Lamont-Doherty Earth Observatory, Columbia University
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The data set comprises trace metal and isotope data from the GEOTRACES programme. The data set incorporates the core GEOTRACES parameters for example, Iron (Fe), Aluminum (Al), Zinc (Zn), Manganese (Mn), Cadmium (Cd), Copper (Cu), delta 15 Nitrogen, delta 13 Carbon, Thorium (Th) isotopes, Protactinium(Pa) isotopes, Lead (Pb) isotopes, Neodymium (Nd) isotopes and aerosols, These data are also supported by ancillary measurements. GEOTRACES is global in scope and consists of ocean sections complemented by regional process studies. The ocean sections are designed to cross regions that provide the most information about sources, sinks and internal cycling of trace elements and isotopes (TEIs). The programme started in 2006, with the first International Polar Year - GEOTRACES cruise, and aims to study all major ocean basins over the next decade. Advances in clean sampling protocols and analytical techniques provide an unprecedented capability for measurement of a wide range of TEIs. All measurements collected for GEOTRACES will use ultra clean techniques as many of the countries involved have built specialist winches, wires and conductivity-temperature-depth (CTD) units specifically for this programme. SAFe standards (standards developed following the Sampling and Analysis of Fe (SAFe) cruise) and GEOTRACES inter-calibration protocols provide quality control.The GEOTRACES programme builds on the data collected during the Geochemical Ocean Section Study (GEOSECS) in the 1970s. The potential afforded by advances in sampling protocol and analytical techniques had not been realized since then, largely because of a lack of coordinated research. The GEOTRACES programme includes scientists from approximately 30 nations, although the key countries are the UK, Germany, France, Spain, Sweden, Netherlands, USA, Canada, New Zealand, Australia, Japan, India and China.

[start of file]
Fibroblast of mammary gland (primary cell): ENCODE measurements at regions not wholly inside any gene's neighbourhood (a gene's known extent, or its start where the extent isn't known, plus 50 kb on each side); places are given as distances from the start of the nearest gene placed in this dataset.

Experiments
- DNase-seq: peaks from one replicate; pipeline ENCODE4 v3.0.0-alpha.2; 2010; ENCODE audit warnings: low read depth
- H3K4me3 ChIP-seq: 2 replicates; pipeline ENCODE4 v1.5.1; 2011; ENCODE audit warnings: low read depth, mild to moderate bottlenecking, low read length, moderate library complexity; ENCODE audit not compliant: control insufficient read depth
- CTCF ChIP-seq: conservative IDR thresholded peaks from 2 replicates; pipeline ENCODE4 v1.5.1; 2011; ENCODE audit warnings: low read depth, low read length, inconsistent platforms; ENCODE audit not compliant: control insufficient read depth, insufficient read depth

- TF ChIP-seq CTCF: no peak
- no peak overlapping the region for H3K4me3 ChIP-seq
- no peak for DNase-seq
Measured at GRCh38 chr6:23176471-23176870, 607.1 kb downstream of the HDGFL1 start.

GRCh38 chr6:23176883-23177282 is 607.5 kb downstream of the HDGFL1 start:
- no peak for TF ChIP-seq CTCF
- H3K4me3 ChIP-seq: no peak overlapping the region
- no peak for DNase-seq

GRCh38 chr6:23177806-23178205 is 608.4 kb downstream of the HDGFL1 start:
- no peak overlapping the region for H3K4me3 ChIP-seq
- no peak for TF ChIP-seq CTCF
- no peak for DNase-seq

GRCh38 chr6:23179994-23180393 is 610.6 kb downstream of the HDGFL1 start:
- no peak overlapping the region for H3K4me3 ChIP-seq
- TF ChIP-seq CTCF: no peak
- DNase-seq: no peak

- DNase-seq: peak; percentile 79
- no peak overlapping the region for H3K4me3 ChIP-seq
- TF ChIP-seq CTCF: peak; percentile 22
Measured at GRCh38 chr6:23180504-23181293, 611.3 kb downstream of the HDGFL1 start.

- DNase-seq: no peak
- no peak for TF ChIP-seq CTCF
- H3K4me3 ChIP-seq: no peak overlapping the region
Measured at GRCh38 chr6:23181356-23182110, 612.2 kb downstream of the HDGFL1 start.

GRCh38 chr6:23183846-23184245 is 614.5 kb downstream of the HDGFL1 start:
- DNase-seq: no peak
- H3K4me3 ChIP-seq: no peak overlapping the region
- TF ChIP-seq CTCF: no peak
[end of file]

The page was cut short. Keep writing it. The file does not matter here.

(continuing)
The Iodide in the ocean project brings together marine and atmospheric scientists in order to address uncertainties in the marine iodine flux and associated ozone sink. Specifically, it aims to quantify the dominant controls on the sea surface iodide distribution and improve parameterisation of the sea-to-air iodine flux and of ozone deposition. It contains data from a combination of laboratory experiments, field measurements and ocean and atmospheric modelling from three cruises as well as worldwide sea surface measurements from 1967-2018 from published manuscripts, published and unpublished data supplied by the originators themselves or provided by repositories. Iodide, iodate and total iodine concentrations were measured on three cruises: BOBBLE, June to July 2016 in the Bay of Bengal, Sagar-Kanya33 in September 2016 in the Arabian Sea and ISOE9 in January to February 2017 in the Indian and Southern Oceans. Samples were taken from Niskin bottles on conductivity-temperature-depth (CTD) profilers. Laboratory experiments consisted of phytoplankton cultures to measure rates of iodate incorporation and iodide production. This work was carried out by Lucy Carpenter (PI), Claire Hughes (Co-PI) , Liselotte Tinel, and Helmke Hepach at York University, Mark Evans (Co-PI) at the University of Edinburgh. It was funded by the NERC Discovery Science project Iodide in the ocean: distribution and impact on iodine flux and ozone loss (parent grant reference NE/N009983/1 with child grants NE/N009444/1 and NE/N01054X/1 led by Stephen Ball and David Stevens respectively).